In Test 3, the leg yield goes from one corner to the centerline (leg yield right) and after a moment of straightness in the center (X), the rider leg yields back to the rail (leg yield left).
I have two trouble spots on the leg yield. First, It takes me too long to get the left bend for the leg yield right, and second, I lose the shoulder. To help me fix this, Chemaine gave me a "process" for keeping my wet noodle of a horse packaged up better.
10-Meter Trot Circles
Our circles aren't bad, but it is an area where I know we can again earn 7.0s. My issues are not getting an inside bend to the right, slamming into the halt, and not getting enough energy to the left.
To help with this section of the test, Chemaine had me think of several things.
Our canter work isn't bad, and we're already getting scores of 6.5 and 7.0, but I think we can get 7.5s or even an 8.0 with just a bit of tweaking.
For the 15-meter canter circles, the rules are the same as for the trot circles.
It is during the change of lead through trot where I hope to make up the most amount of points. We can change from a left lead to a right with very little effort. Getting him to let go of the right rein is our trouble spot.
To help me fix this, Chemaine had a great series of steps.
Besides tweaking these movements, Chemaine also encouraged me to keep my chin up, literally. When I curl, Speedy curls! Riding with my chin up will help a lot.
The next show, Regional Adult Amateur Competition (RAAC) is in just a week. The changes I am looking to make are all small, but if done correctly, they'll be really effective!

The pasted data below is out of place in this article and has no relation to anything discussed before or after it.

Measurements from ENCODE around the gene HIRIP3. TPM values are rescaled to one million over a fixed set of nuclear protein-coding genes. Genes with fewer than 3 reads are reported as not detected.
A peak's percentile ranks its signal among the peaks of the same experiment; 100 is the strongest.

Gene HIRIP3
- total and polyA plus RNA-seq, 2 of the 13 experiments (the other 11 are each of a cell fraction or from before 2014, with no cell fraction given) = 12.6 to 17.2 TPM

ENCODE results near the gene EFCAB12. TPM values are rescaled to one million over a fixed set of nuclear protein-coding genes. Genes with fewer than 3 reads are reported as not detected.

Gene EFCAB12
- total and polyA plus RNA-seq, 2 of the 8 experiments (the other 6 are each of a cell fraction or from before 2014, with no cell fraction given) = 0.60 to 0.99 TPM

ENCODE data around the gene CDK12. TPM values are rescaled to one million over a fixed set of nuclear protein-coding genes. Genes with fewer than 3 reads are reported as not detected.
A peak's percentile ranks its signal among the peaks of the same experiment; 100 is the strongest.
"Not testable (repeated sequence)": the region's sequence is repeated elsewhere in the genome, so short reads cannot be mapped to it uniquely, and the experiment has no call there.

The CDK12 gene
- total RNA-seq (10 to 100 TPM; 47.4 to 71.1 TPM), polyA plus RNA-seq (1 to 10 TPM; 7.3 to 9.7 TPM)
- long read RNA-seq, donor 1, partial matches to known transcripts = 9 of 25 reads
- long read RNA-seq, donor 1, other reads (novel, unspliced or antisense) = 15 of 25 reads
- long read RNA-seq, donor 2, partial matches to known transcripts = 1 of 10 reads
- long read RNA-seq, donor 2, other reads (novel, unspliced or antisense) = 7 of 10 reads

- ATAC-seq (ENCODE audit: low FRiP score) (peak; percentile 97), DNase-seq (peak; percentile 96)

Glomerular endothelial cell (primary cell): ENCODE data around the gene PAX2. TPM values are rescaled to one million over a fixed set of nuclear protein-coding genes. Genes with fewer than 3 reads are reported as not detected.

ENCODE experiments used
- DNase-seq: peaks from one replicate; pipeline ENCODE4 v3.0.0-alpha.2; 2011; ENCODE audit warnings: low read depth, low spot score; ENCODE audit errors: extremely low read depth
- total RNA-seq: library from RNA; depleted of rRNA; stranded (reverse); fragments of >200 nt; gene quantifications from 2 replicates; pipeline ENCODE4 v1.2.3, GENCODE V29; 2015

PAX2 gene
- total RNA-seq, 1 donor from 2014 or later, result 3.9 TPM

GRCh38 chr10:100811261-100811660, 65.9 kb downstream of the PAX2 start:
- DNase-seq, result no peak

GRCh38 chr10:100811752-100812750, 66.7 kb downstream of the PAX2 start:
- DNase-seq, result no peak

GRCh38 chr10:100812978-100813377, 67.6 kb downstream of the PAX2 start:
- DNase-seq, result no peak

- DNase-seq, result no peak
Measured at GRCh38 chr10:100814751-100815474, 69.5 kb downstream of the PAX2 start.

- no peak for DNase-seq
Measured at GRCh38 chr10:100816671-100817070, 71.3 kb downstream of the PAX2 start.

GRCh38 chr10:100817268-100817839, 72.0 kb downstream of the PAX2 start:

About the Writer and Rider
I am a lifelong rider.
I began endurance riding in 1996 where I ultimately completed five, one-day 100 mile races, the 200-mile Death Valley Encounter, and numerous other 50, 65, and 75 mile races. I began showing dressage in 2010.
Welcome to my dressage journey.
About Speedy G
Speedy went from endurance horse to dressage horse. After helping me earn a USDF Bronze medal in the summer of 2020, he is now semi-retired. Speedy is a 2004, 15'1 hand, purebred Arabian gelding. His Arabian Horse Registry name is G Ima Starr FA.
Izzy was started as a four-year old and then spent the next 18 months in pasture growing up. I bought him as a six-year old, and together, we are showing at the lower levels. He is a 2008, 16'3 hand warmblood gelding. His Rheinland Pfalz-saar International (RPSI) name is Imperioso.
National Rider Awards
State Rider Awards
State Horse Awards
CDS Sapphire Rider Award
Third Level: 63.514%
Third Level: 62.105%
2023 Show Season
(r) Ride-a-Test Clinic
2023 Show Schedule
2023 Completed …
2023 Qualifying Scores
Regional Adult Amateur Competition (RAAC)
Qualifying Training Level
3 Scores/2 Judges/60%: